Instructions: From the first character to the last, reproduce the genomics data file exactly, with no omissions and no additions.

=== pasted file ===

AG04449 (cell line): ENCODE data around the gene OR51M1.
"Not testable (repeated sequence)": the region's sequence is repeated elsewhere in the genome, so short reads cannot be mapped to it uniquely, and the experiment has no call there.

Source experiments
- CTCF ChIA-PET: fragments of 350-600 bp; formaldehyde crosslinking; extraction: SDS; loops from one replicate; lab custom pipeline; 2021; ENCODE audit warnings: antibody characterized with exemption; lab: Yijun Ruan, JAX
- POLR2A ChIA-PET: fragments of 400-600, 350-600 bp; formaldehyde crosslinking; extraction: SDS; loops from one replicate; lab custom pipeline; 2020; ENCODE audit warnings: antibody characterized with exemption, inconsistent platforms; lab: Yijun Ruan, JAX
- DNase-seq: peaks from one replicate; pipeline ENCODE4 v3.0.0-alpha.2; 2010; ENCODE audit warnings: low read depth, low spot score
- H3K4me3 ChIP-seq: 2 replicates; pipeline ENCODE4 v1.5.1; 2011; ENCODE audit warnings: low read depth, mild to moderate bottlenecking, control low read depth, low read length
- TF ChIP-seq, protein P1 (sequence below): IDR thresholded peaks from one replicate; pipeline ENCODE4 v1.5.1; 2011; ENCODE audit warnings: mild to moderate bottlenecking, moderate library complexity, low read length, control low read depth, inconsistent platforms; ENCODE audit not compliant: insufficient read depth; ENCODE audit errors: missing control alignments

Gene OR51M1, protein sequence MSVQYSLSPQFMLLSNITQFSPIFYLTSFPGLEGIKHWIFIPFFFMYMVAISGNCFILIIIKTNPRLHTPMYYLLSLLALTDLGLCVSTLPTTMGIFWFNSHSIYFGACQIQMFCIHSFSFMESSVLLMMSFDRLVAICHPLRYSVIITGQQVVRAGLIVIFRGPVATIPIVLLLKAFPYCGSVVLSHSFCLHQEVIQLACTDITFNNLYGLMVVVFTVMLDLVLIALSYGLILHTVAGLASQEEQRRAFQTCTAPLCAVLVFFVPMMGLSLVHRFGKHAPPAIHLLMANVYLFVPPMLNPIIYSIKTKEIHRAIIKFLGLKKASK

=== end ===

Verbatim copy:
AG04449 (cell line): ENCODE data around the gene OR51M1.
"Not testable (repeated sequence)": the region's sequence is repeated elsewhere in the genome, so short reads cannot be mapped to it uniquely, and the experiment has no call there.

Source experiments
- CTCF ChIA-PET: fragments of 350-600 bp; formaldehyde crosslinking; extraction: SDS; loops from one replicate; lab custom pipeline; 2021; ENCODE audit warnings: antibody characterized with exemption; lab: Yijun Ruan, JAX
- POLR2A ChIA-PET: fragments of 400-600, 350-600 bp; formaldehyde crosslinking; extraction: SDS; loops from one replicate; lab custom pipeline; 2020; ENCODE audit warnings: antibody characterized with exemption, inconsistent platforms; lab: Yijun Ruan, JAX
- DNase-seq: peaks from one replicate; pipeline ENCODE4 v3.0.0-alpha.2; 2010; ENCODE audit warnings: low read depth, low spot score
- H3K4me3 ChIP-seq: 2 replicates; pipeline ENCODE4 v1.5.1; 2011; ENCODE audit warnings: low read depth, mild to moderate bottlenecking, control low read depth, low read length
- TF ChIP-seq, protein P1 (sequence below): IDR thresholded peaks from one replicate; pipeline ENCODE4 v1.5.1; 2011; ENCODE audit warnings: mild to moderate bottlenecking, moderate library complexity, low read length, control low read depth, inconsistent platforms; ENCODE audit not compliant: insufficient read depth; ENCODE audit errors: missing control alignments

Gene OR51M1, protein sequence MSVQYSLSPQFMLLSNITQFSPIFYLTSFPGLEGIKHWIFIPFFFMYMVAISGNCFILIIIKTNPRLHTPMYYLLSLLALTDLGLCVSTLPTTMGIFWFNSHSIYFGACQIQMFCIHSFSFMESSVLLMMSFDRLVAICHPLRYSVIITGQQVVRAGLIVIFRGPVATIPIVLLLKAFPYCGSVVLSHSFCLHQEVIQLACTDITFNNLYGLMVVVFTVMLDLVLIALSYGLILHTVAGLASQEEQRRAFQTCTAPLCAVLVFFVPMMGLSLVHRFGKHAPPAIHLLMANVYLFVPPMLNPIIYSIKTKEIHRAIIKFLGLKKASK